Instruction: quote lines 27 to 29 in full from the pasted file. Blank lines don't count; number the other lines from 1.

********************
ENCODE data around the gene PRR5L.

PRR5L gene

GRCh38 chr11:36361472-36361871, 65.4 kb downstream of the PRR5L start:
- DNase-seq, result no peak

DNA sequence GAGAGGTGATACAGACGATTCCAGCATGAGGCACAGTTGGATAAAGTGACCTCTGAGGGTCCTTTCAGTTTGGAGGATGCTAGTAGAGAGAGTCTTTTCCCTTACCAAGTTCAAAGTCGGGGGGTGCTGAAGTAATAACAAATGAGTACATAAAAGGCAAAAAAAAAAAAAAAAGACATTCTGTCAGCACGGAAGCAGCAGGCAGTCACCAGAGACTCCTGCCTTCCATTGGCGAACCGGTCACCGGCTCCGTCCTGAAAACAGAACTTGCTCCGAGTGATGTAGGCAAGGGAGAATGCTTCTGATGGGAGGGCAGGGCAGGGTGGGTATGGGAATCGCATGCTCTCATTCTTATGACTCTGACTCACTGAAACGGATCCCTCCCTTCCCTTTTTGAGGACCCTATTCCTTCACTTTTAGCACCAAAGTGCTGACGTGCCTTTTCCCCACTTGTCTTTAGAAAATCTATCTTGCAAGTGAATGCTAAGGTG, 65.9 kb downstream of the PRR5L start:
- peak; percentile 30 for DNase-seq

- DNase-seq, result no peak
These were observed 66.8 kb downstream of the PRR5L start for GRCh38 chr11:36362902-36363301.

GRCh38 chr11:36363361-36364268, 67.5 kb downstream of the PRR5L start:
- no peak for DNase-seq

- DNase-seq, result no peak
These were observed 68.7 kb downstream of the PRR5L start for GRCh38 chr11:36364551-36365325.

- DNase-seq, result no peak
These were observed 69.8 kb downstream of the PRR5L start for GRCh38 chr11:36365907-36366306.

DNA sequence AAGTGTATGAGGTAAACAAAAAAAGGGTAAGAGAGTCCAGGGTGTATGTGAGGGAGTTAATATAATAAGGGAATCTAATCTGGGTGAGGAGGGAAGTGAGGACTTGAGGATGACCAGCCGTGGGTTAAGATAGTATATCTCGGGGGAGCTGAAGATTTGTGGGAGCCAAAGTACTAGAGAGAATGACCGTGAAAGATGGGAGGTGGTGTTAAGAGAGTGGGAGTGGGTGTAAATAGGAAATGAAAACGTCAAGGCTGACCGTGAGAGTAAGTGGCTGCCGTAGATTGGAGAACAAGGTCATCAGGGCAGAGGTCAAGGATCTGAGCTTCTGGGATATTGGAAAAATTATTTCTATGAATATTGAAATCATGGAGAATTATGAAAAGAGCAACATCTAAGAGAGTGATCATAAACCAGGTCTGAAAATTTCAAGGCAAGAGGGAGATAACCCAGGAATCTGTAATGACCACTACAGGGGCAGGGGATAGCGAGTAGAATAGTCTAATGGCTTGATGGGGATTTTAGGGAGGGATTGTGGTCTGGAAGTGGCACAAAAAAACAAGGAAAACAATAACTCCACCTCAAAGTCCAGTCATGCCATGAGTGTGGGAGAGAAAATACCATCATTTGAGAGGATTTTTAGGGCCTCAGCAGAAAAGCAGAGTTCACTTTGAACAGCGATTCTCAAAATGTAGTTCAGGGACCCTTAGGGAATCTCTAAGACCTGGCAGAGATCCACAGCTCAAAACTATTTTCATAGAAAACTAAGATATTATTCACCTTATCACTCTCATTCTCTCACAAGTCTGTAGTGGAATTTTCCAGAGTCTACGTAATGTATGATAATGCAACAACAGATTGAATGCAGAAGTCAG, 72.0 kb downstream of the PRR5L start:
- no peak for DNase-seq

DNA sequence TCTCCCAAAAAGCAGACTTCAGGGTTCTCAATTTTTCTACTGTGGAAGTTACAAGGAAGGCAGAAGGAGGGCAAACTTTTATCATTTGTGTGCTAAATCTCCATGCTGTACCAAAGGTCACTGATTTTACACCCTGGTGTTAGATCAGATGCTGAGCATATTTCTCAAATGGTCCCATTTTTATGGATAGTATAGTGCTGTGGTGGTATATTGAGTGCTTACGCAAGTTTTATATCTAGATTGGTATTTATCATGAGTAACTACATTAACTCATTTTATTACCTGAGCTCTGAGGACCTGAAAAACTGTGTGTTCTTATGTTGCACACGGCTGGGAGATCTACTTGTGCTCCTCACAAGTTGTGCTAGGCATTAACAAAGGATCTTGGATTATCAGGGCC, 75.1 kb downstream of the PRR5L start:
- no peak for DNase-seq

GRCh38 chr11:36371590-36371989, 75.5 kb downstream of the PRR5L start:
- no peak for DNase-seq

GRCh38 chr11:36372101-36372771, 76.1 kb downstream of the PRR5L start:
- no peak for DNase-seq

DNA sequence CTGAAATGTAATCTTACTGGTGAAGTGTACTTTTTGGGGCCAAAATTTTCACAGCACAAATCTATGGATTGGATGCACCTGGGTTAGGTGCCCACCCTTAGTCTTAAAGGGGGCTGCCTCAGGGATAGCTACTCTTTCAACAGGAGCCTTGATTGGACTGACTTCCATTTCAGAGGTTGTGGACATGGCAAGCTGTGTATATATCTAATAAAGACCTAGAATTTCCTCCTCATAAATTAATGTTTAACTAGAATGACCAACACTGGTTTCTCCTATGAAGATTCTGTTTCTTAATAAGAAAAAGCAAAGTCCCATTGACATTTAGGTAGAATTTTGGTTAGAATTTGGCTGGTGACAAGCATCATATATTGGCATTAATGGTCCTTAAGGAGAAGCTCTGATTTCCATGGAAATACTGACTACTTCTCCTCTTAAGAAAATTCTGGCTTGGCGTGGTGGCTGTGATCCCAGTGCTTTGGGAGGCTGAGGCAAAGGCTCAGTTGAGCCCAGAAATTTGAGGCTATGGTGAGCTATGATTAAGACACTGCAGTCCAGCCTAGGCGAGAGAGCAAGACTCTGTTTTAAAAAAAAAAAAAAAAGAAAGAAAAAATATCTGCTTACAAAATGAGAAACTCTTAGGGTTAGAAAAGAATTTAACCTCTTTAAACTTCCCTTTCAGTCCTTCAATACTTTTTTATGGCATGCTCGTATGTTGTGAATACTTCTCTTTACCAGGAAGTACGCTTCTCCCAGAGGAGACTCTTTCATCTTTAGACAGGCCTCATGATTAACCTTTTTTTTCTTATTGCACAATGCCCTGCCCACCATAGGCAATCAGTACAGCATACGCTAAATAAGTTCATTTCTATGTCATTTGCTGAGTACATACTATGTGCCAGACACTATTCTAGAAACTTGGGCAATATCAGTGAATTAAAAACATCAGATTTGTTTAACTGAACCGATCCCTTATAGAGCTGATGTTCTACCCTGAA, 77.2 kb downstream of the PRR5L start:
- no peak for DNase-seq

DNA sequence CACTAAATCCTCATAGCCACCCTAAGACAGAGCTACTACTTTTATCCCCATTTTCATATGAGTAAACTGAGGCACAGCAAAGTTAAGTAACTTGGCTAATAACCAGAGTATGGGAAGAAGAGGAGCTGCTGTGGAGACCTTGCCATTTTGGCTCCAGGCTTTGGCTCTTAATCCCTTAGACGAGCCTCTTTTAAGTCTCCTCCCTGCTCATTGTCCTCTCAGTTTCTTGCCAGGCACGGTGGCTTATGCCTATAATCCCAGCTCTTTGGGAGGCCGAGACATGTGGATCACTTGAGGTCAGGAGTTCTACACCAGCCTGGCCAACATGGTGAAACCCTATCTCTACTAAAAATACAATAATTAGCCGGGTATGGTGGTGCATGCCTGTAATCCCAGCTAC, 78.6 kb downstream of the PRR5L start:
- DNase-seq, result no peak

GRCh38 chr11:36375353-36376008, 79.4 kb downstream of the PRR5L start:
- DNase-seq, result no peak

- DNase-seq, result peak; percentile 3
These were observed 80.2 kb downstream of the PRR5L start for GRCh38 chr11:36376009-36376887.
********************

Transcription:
GRCh38 chr11:36375353-36376008, 79.4 kb downstream of the PRR5L start:
- DNase-seq, result no peak

- DNase-seq, result peak; percentile 3